Jakub Lejkin



lejkin

Jakub Lejkin reports to Szerynski - Jewish Order Service Commander in the Warsaw Ghetto

Bundesarchiv - May 1941


Jakub Lejkin was born in 1906. His father was a wealthy tradesman. Lejkin graduated from the Polish military school in Jarocin. Stanislaw Adler, a member of the Judenrat, who vetted applications to join the Jewish Order Service, had this to say about Jakub Lejkin:

'The admission of Jakub Lejkin presented equal difficulties. This young lawyer was ambitious, capable, well-mannered, and indefatigably energetic, but he had not gained the respect of his colleagues, and there were rumours of shady practices during his legal career. The fact that he had allowed a former patron to hide from creditors in his own home, had not increased his colleagues esteem.

We did not, however, allow these things to influence our decision on his admission. What did contribute to his rejection was his height. I can still recall vividly the caricature-like figure of little Lejkin in his rejtuzy - jodhpurs, and his canary-yellow cardigan, the future 'Napoleon of the Order Service,' telling everybody that he had won them for taking third place in the school for military officers. Then, with tears in his eyes, he had to beg to have the rejection of his application to the Order Service reversed. His request was granted and Lejkin, who was highly favoured by Lederman, began his rapid rise in the Service hierarchy.'

The Jewish underground group ZOB condemned to death Jakub Lejkin, the first person to be thus targeted. He was the prime symbol of the Jewish policeman who dedicated himself with bizarre devotion to the deportation 'aktion.' The hatred of the police, which was a kind of collective response of the remnant population of the ghetto and was repeatedly underscored in diaries and memoirs, was first channeled against Lejkin, who was not only an obedient servant of the Germans and unhesitatingly tormented their victims, but even worked out a 'philosophy' to justify his work, thereby enabling him to contribute to paralysing the will of the Jews and the dissemination of false illusions. .

jewish order service -Lejkin at rear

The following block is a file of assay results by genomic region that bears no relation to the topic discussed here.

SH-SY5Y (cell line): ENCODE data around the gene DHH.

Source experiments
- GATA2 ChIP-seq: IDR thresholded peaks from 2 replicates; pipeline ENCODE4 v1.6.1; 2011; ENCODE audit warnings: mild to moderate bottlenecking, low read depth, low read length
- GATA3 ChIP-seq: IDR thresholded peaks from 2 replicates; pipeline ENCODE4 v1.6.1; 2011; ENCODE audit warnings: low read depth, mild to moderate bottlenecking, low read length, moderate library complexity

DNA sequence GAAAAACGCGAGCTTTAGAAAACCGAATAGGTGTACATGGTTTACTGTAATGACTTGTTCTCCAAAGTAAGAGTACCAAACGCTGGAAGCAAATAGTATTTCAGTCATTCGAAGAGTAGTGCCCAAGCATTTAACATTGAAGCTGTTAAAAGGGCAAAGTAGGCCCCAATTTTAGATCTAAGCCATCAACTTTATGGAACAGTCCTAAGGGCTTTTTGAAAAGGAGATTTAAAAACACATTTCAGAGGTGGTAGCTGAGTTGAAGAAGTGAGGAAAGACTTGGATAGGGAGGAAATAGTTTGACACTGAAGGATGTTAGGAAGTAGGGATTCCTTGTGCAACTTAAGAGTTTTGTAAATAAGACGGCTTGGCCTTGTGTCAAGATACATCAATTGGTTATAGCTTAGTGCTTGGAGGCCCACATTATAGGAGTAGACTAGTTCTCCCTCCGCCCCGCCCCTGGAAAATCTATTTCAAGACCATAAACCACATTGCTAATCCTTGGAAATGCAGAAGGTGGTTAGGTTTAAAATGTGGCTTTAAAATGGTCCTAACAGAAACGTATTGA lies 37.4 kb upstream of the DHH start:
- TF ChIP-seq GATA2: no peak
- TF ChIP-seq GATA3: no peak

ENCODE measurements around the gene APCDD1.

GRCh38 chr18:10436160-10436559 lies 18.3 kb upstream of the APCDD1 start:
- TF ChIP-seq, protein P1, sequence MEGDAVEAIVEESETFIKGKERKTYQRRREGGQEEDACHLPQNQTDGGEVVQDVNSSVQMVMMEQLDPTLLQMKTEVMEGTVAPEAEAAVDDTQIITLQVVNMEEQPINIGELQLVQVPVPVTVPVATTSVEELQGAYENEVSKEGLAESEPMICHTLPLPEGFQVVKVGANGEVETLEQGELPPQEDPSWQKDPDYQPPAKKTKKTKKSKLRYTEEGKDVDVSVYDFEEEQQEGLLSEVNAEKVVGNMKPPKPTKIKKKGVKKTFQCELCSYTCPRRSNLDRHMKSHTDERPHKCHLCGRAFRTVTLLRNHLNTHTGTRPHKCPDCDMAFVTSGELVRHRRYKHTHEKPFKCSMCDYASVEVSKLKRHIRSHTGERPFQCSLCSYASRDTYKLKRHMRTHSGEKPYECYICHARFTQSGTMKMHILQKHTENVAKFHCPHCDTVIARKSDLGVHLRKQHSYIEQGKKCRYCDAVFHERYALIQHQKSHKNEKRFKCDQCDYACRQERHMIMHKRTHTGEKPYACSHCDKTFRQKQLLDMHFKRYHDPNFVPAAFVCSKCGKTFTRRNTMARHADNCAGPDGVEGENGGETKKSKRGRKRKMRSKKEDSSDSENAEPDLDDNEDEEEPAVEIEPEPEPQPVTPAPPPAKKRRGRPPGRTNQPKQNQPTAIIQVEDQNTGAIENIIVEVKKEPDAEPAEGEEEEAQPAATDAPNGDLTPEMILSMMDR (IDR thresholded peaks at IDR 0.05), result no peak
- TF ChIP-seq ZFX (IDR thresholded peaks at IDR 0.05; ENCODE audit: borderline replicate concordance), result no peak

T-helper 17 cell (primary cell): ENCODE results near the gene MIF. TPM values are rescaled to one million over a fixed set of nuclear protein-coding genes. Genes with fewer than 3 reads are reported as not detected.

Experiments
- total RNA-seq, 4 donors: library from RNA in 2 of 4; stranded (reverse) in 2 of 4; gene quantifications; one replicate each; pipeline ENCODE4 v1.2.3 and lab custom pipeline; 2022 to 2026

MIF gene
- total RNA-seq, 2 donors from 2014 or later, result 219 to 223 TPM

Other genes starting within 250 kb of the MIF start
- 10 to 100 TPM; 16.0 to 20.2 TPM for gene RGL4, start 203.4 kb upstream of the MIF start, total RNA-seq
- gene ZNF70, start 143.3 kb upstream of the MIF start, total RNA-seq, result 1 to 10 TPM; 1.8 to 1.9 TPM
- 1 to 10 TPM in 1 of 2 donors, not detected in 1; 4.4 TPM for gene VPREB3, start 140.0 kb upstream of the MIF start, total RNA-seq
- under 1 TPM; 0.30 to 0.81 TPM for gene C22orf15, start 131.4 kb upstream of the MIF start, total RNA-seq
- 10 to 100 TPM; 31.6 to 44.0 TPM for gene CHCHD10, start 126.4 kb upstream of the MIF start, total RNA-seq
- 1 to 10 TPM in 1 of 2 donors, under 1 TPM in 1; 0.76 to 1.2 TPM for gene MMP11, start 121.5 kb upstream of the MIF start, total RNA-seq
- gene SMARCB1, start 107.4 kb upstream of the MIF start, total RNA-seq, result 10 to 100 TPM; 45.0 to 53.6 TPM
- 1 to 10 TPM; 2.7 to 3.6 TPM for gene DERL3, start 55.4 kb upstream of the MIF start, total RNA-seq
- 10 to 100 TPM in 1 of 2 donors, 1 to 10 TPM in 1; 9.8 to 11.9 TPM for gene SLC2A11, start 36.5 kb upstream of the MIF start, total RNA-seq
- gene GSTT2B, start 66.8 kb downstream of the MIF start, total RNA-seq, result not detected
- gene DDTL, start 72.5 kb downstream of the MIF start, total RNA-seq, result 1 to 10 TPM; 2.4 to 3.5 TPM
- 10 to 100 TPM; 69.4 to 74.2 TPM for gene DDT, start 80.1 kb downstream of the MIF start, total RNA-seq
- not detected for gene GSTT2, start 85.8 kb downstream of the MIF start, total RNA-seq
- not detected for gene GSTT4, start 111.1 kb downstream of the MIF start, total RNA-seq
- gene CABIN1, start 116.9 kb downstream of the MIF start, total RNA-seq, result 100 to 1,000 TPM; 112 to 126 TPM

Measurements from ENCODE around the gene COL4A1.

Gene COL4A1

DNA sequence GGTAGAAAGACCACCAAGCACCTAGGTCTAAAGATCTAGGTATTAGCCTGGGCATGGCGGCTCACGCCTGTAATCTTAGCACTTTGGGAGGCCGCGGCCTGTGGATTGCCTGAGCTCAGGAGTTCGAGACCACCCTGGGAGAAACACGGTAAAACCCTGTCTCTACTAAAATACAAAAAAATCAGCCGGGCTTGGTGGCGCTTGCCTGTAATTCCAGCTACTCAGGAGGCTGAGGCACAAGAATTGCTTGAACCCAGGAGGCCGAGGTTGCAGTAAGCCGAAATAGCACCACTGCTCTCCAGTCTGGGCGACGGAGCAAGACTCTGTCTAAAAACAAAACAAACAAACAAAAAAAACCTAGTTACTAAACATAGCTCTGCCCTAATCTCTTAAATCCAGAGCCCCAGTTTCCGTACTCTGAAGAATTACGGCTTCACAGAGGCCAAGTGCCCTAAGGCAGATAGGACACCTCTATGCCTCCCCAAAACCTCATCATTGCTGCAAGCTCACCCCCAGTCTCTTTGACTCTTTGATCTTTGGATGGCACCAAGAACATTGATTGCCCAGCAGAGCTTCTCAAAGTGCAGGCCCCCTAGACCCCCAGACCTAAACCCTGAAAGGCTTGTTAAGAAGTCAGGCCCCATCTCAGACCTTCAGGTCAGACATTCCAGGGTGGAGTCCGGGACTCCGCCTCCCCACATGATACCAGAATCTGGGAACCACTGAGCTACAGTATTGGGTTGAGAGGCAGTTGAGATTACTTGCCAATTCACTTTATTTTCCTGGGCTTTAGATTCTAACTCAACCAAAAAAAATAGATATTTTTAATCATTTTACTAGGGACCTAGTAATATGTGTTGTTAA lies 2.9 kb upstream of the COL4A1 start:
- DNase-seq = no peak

Lejkin, rear of the photo in white coat watches as Jewish Order Service springs into action (Bundesarchiv)


The assassination was planned with great care, and the group that accepted the mission consisted of three members of Ha-Shomer ha-Za'ir. Margalit Landau and Mordecai Grobas trailed Lejkin for some time, studying his habits and charting his regular movements and hours of work, while Eliyahu Rozanski was chosen as the assassin. Toward the evening on October 29, 1942, at ten minutes past six, Lejkin was shot to death while walking from the police station to his home in Gesia Street. His aide Marcelli Czaplinski, who was walking by his side, was injured. The reverberations were felt throughout the ghetto; as Ringelblum described it some time later, 'Lejkin, who had allowed power to go to his head and whose dedication to the Germans was boundless, was 'swept out' by the organisation to the heartfelt acclamation of the Jewish population.'

On the next day, October 30, handbills were posted in a number of spots in the ghetto, proclaiming that since the ZOB had announced the trial of the leaders, officers and members of the Jewish Police in Warsaw on August 17, the sentence pronounced on the deputy commander of the police, Lejkin, had been carried out. Further on the announcement stated:

We also hereby inform the population that the following have likewise been convicted:

1. The Judenrat in Warsaw and its presidium, on the grounds of having collaborated with the conqueror in signing the deportation order.

2. The managers of the 'shops' and members of the Werkschutz, due to their cruel treatment of the workers and the 'illegal' Jewish population. Retaliatory measures will be adopted in all their severity.

Sources

Stanislaw Adler - In the Warsaw Ghetto, Yad Vashem, Jerusalem 1982

The Warsaw Diary of Adam Czerniakow, Elephant Paperbacks, Ivan R Dee publisher Chicago, 1999

Abraham Lewin, A Cup of Tears,Fontana Paperbacks, London 1990.

Photographs: Bundesarchiv


Holocaust Historical Society, September 21, 2021